The Big Three were so driven by short-term profits that they forgot – or ignored – basic accounting practices that could have helped guard against production decisions with long-term damage, according to an award-winning study by Michigan State University and Maastricht University in the Netherlands.
Essentially, the domestic automakers built far more vehicles than they needed while failing to appropriately account for the costs of excess capacity or the damage the overproduction would have on their reputations.
“I was surprised they were not following fundamental accounting practices like we teach in our introductory accounting classes,” said Karen Sedatole, MSU associate professor of accounting. “They were basically fooling themselves into thinking that, by making more cars, the true cost of one car goes down. For the most part, it doesn’t.”
Sedatole co-authored the study with Ranjani Krishnan, MSU professor of accounting, and Alexander Bruggen, associate professor at Maastricht.
From 2005 to 2006 – several years before the auto bailouts – the researchers did field interviews with managers from one of the domestic automakers and collected a wealth of production data on the entire North American auto industry.
What they found was a culture of emphasizing short-term gain over long-term brand stability at General Motors Co., Ford Motor Co. and Chrysler Group LLC.
By building more cars than the market demanded, domestic automakers could better compete with their foreign counterparts on the hours-per-vehicle metric used in the influential Harbour Report and widely considered an indicator of automotive efficiency. Increasing production also allowed them to keep significant and rising costs of excess capacity off the Income Statement and on the Balance Sheet in the form of inventory. This practice, although acceptable for financial reporting purposes, is contrary to good accounting practices from a management decision-making perspective.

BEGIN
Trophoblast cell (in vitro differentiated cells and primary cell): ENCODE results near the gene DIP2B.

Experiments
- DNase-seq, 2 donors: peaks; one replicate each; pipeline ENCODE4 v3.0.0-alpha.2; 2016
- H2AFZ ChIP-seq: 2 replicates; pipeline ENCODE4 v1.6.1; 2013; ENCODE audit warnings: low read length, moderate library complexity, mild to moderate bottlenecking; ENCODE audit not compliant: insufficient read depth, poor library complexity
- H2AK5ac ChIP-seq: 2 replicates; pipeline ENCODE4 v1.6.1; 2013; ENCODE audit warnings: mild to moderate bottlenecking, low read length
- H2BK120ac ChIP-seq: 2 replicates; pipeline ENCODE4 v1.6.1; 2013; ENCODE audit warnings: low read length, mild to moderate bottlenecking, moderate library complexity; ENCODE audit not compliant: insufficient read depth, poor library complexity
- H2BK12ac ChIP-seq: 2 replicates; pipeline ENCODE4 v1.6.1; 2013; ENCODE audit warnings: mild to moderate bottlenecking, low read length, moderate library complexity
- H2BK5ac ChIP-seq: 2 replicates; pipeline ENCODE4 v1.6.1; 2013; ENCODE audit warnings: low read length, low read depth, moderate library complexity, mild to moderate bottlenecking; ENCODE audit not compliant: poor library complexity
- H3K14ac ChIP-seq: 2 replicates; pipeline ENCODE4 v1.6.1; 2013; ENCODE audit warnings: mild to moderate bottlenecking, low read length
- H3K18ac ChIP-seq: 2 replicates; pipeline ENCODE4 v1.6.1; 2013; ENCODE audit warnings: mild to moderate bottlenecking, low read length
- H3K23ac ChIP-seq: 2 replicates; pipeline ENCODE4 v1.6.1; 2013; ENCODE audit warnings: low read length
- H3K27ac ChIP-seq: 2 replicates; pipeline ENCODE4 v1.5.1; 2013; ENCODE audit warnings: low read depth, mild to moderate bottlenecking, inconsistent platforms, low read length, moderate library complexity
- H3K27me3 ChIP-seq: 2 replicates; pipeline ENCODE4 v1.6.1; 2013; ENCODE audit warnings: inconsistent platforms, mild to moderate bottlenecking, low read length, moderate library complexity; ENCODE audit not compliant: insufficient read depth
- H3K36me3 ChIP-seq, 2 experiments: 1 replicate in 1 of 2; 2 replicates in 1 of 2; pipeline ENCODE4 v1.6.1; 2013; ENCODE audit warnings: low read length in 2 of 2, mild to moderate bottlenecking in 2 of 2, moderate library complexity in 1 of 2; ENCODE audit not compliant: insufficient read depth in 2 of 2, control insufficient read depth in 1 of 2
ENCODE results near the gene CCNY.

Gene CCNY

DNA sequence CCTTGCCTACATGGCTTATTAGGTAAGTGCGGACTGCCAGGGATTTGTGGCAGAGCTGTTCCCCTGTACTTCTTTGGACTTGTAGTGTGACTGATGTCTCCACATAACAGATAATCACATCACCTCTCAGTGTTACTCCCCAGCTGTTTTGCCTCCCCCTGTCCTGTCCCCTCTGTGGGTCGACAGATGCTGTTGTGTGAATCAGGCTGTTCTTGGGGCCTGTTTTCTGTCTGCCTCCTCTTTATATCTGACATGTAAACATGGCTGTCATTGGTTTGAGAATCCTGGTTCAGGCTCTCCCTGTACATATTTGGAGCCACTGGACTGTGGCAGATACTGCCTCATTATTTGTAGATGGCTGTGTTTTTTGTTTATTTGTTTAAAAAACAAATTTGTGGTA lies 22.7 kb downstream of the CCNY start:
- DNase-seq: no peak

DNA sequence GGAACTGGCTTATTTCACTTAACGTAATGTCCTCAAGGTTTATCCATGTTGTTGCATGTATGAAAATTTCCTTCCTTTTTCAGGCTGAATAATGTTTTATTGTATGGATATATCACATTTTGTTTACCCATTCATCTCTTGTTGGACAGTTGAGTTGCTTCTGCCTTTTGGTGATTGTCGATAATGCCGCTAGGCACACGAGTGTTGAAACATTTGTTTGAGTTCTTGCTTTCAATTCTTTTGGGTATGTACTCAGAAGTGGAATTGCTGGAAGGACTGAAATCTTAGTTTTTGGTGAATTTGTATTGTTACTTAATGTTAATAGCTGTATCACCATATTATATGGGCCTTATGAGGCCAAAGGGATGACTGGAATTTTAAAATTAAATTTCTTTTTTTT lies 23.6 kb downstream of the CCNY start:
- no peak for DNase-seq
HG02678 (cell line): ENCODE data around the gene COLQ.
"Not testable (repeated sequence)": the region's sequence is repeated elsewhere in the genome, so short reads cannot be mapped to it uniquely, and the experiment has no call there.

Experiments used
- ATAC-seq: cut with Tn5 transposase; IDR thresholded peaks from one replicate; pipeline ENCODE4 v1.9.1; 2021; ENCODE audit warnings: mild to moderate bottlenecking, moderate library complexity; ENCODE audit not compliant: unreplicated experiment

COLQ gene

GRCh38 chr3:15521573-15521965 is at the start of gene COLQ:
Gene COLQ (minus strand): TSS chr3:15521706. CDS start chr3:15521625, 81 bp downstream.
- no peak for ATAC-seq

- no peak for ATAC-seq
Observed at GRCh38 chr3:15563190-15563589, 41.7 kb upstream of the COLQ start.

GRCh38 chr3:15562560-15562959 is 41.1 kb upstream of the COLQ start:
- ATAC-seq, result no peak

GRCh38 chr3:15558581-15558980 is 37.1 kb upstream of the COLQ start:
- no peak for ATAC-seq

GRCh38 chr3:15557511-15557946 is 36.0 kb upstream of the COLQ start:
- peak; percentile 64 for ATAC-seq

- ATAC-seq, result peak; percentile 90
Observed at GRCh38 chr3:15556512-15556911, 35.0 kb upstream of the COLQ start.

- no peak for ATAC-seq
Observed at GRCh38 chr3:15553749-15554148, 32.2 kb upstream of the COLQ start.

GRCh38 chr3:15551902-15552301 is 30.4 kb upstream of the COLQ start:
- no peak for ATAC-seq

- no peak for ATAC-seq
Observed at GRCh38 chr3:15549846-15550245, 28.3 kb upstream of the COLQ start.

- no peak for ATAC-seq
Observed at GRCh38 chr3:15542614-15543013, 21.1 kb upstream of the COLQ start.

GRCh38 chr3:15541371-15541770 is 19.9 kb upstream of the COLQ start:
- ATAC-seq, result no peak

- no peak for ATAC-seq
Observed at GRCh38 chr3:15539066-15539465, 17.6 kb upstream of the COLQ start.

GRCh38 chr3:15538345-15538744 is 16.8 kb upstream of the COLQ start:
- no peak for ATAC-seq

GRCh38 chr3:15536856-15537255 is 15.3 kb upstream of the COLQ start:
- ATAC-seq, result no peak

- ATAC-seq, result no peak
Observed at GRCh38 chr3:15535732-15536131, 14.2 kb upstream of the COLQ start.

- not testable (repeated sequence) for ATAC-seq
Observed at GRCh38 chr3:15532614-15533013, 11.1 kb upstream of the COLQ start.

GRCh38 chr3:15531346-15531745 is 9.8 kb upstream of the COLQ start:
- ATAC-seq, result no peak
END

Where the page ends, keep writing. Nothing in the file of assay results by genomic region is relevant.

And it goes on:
By doing this, the automakers made it appear as though their costs-per-vehicle were lower and their profits higher. Such behaviors are not uncommon for firms facing pressure from stockholders to boost operating profit and pressure from the public to justify large bonuses to executives. Sedatole characterized all these factors coming together as the “perfect storm.”
Krishnan said the problem was worsened by high turnover in the management ranks. “The fact is, five years from now a certain manager may not be working here, so he needs to make his production numbers today so his analysts are happy, his investors are happy, his customers are happy and he makes his bonus,” Krishnan said.
In the field interviews, many managers indicated they knew the short-term strategy would hurt their company’s brand image, or reputation, in the long-term, but could not alter the culture. “It was something they had an intuition about, but it was like a big moving train that no one could stop,” Sedatole said.
As a result, the automakers were left with an excess supply of vehicles they had to sell by offering huge incentives to consumers, a costly endeavor that also exacerbated the decline in brand image.
Since the industry crisis of 2008-2010, which led to the bailouts, the automakers have reduced some excess capacity, the researchers said. But as long as the automakers still can exceed market demand for short-term gain, Krishnan believes they will continue to do so.
“The point is, they can stop doing this – it’s just a question of wanting to stop doing it,” Krishnan said.
To the extent that other industries show the same “perfect storm” characteristics – excess capacity, internal and external incentives to overproduce, and the willingness to offer customer concessions to absorb the unwanted inventory – they could fall into the same trap of harmful overproduction, Sedatole said.
The study, which appears in the journal Contemporary Accounting Research, was recently named the paper with the greatest potential impact on practice by the Management Accounting Section of the American Accounting Association.